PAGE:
Original Research ARTICLE
GelFAP: Gene Functional Analysis Platform for Gastrodia elata
- 1Source Institute for Chinese and Ethnic Materia Medica, Guizhou University of Traditional Chinese Medicine, Guiyang, China
- 2College of Biological Sciences, China Agricultural University, Beijing, China
- 3National Resource Center for Chinese Materia Medica, China Academy of Chinese Medical Sciences, Beijing, China
- 4College of Horticulture, Qingdao Agricultural University, Qingdao, China
Gastrodia elata, also named Tianma, is a valuable traditional Chinese herbal medicine. It has numerous important pharmacological roles such as in sedation and lowering blood pressure and as anticonvulsant and anti-aging, and it also has effects on the immune and cardiovascular systems. The whole genome sequencing of G. elata has been completed in recent years, which provides a strong support for the construction of the G. elata gene functional analysis platform. Therefore, in our research, we collected and processed 39 transcriptome data of G. elata and constructed the G. elata gene co-expression networks, then we identified functional modules by the weighted correlation network analysis (WGCNA) package. Furthermore, gene families of G. elata were identified by tools including HMMER, iTAK, PfamScan, and InParanoid. Finally, we constructed a gene functional analysis platform for G. elata1. In our platform, we introduced functional analysis tools such as BLAST, gene set enrichment analysis (GSEA), and cis-elements (motif) enrichment analysis tool. In addition, we analyzed the co-expression relationship of genes which might participate in the biosynthesis of gastrodin and predicted 19 mannose-binding lectin antifungal proteins of G. elata. We also introduced the usage of the G. elata gene function analysis platform (GelFAP) by analyzing CYP51G1 and GFAP4 genes. Our platform GelFAP may help researchers to explore the gene function of G. elata and make novel discoveries about key genes involved in the biological processes of gastrodin.
Gastrodia elata, a kind of perennial herb of Orchidaceae, is one of the traditional Chinese herbal medicines. The growth cycle of G. elata is generally about 3 years, including the development stages of the seed, protocorm, juvenile tuber, immature tuber, mature tuber, and scape (Yuan et al., 2018). G. elata is a typical heterotrophic plant, which has a symbiotic relationship with at least two fungi during its life cycle. One is Mycena that offers nutrition for the seed germination of G. elata, and the other is Armillaria mellea that offers nutrition and energy for the vegetative propagation corms of G. elata development into tubers (Xu, 1981, 1989). The mannose-binding lectin antifungal proteins of G. elata (GAFPs) play important roles in its growth during G. elata and A. mellea, establishing a stable symbiotic association (Yuan et al., 2018). G. elata has important functions such as in sedation and lowering blood pressure and as anticonvulsant and anti-aging, and it also has effects on the immune and cardiovascular systems. Its pharmacological action makes it widely used in clinical settings (Shan et al., 2016). As an important medicinal plant, G. elata has many active chemical ingredients, such as gastrodins, 4-hydroxybenzyl alcohols, vanillyl alcohols, vanillins, polysaccharides, sterols, and organic acids (Shan et al., 2016). Among them, gastrodin is one of the important components for its beneficial effects. Gastrodin biosynthesis pathway from toluene to 4-hydroxytoluene can be catalyzed by monooxygenase of cytochrome P450 (CYP450) (Carmona et al., 2009), and then CYP450 further catalyzes the oxidation of 4-hydroxytoluene to p-hydroxybenzyl alcohol; finally, glycogenase is synthesized through glycosyltransferase (UGT) (Tsai et al., 2016). Therefore, exploring the function of genes that can catalyze the synthesis of gastrodin from the CYP450 and UGT gene family will help to explore the molecular mechanism of gastrodin biosynthesis.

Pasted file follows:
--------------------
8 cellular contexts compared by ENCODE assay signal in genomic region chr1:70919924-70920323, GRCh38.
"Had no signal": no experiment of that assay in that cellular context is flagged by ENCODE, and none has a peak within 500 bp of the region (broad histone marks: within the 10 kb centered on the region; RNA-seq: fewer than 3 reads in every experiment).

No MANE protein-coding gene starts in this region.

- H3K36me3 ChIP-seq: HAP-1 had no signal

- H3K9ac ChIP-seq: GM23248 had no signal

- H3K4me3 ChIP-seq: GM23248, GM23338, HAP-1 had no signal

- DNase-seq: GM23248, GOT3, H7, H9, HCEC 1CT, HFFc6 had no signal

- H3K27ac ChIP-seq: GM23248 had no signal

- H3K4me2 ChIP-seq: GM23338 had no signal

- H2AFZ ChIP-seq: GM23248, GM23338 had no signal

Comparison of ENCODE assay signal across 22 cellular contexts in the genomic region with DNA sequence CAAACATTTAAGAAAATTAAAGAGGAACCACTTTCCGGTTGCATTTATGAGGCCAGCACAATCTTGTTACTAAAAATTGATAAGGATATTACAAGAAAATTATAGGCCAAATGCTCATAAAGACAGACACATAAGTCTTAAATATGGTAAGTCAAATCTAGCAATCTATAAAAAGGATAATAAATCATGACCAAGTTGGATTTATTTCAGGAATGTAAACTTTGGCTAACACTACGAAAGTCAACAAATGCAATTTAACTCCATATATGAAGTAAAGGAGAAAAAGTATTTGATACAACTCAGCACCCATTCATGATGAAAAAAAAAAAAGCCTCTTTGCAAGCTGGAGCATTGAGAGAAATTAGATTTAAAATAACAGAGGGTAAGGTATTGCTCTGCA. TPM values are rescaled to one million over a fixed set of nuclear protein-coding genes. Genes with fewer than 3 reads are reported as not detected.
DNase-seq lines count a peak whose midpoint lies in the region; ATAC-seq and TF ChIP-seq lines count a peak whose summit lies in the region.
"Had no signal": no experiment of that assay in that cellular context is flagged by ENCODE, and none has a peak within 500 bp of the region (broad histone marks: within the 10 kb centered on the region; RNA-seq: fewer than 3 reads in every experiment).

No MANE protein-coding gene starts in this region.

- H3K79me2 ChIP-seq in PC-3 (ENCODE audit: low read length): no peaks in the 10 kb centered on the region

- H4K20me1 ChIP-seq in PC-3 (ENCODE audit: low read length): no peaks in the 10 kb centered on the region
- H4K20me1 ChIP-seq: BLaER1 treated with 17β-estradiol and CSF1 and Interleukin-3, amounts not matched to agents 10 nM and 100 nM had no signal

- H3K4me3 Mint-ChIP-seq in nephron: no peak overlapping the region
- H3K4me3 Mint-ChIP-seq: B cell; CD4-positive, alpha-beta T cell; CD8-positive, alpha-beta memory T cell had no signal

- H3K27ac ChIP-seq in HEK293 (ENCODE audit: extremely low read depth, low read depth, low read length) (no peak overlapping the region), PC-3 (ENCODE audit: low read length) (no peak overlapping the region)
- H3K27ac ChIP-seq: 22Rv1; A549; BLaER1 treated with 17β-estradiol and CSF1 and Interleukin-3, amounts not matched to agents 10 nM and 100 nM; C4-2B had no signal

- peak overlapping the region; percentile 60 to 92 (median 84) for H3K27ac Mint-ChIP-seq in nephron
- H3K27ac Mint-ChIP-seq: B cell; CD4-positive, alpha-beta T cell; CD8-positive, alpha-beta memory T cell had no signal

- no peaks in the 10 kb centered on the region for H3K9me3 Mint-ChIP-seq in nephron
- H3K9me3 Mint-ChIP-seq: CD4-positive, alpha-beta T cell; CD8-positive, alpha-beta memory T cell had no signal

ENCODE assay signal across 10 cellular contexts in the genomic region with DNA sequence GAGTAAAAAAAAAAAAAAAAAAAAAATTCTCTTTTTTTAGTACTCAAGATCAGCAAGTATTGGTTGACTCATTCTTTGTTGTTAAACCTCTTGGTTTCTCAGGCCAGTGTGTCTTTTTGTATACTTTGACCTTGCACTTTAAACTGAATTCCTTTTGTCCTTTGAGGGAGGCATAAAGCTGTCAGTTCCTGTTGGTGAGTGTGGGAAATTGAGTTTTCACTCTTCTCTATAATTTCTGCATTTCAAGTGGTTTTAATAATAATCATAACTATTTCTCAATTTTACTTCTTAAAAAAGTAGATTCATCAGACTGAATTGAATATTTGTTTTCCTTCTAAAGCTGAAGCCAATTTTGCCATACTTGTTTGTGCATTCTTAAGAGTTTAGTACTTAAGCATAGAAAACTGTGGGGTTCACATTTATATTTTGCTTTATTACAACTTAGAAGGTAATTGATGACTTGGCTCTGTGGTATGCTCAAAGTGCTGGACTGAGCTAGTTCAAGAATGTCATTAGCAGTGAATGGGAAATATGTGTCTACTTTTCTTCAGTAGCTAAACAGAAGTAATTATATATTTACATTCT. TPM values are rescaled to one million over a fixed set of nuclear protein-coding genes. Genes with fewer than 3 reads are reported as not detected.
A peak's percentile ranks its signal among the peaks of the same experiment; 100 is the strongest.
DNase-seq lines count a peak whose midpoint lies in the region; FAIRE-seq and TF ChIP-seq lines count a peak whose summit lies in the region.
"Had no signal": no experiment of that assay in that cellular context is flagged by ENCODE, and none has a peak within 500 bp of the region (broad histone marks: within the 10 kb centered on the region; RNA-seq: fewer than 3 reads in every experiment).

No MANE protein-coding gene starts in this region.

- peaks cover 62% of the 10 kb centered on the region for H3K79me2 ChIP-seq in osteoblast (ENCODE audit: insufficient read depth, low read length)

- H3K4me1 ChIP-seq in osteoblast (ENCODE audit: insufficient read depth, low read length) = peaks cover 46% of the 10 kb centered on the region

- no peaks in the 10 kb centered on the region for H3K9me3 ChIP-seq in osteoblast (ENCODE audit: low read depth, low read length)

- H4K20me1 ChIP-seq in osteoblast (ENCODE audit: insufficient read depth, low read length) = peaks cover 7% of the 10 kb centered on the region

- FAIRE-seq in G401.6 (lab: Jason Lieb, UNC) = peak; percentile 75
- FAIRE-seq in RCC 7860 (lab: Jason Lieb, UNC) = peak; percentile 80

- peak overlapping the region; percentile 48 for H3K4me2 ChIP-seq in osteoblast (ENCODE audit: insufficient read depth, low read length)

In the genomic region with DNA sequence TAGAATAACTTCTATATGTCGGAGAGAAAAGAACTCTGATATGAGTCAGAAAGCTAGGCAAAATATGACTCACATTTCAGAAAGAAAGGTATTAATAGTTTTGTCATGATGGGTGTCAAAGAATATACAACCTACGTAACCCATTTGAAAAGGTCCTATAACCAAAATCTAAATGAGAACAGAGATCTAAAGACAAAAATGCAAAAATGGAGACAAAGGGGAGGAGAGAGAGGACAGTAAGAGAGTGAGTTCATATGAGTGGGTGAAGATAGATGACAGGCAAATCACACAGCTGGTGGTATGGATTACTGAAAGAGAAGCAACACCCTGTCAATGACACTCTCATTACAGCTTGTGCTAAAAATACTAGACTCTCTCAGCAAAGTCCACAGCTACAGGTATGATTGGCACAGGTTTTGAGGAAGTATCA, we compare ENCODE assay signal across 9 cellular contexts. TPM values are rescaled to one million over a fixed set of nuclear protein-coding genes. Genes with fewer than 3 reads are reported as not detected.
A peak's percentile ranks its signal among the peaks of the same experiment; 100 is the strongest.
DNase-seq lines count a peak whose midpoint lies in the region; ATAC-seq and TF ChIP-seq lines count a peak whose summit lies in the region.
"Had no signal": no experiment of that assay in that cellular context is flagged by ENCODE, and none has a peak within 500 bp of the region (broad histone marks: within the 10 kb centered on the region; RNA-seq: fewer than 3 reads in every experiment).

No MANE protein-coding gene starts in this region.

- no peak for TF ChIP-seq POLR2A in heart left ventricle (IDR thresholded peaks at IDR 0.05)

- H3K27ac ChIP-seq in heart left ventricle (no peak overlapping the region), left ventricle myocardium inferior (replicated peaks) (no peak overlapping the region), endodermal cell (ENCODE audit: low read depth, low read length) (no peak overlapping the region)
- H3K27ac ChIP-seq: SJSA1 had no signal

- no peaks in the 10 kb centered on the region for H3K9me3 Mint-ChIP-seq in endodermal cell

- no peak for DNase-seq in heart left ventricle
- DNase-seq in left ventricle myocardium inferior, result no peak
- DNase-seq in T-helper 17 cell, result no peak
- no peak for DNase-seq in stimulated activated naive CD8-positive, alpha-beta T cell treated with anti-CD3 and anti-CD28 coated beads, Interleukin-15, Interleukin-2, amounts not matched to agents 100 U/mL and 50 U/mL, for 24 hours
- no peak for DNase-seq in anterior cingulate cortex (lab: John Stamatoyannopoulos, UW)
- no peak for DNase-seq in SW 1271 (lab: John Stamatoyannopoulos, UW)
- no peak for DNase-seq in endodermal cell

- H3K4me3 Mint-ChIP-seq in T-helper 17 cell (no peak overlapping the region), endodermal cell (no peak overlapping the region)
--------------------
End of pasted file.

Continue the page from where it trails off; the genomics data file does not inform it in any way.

The development of high-throughput sequencing technology has greatly enriched the research methods in the field of life sciences, and it not only improves the efficiency of scientific research but also promotes the development of basic research. In the past decade, whole genome sequencing had been completed in typical model plants and crops, and many species even owned their gene function analysis platforms, which were established by the integration of multiple omics data. Reiser et al. (2017) had established the Arabidopsis Information Resource (TAIR) platform, which covered detailed functional annotation information of each gene and various auxiliary analysis tools, thereby greatly improving research efficiency in scientific fields. Tian et al. (2018) had also built a gene function analysis platform MCENet, which contained a large number of Zea mays gene co-expression networks constructed by transcriptomic data and gene function analysis tools, so as to study gene function and synergy between different genes. Recently, Wang et al. (2020) analyzed the genomics data of 13 species in 9 genera of Malvaceae, such as genome-wide association analysis site (GWAS) information and single nucleotide mutation site (SNP) information, as well as a total of 374 sets of transcriptomic and proteomic data, and established a functional genomic hub for Malvaceae plants, which provided a powerful online analysis tool for scientists to carry out mallow family gene function analysis. Therefore, it is necessary to develop a gene function analysis platform for G. elata by integrating various annotations, which may contribute to deeper gene function analysis and mining.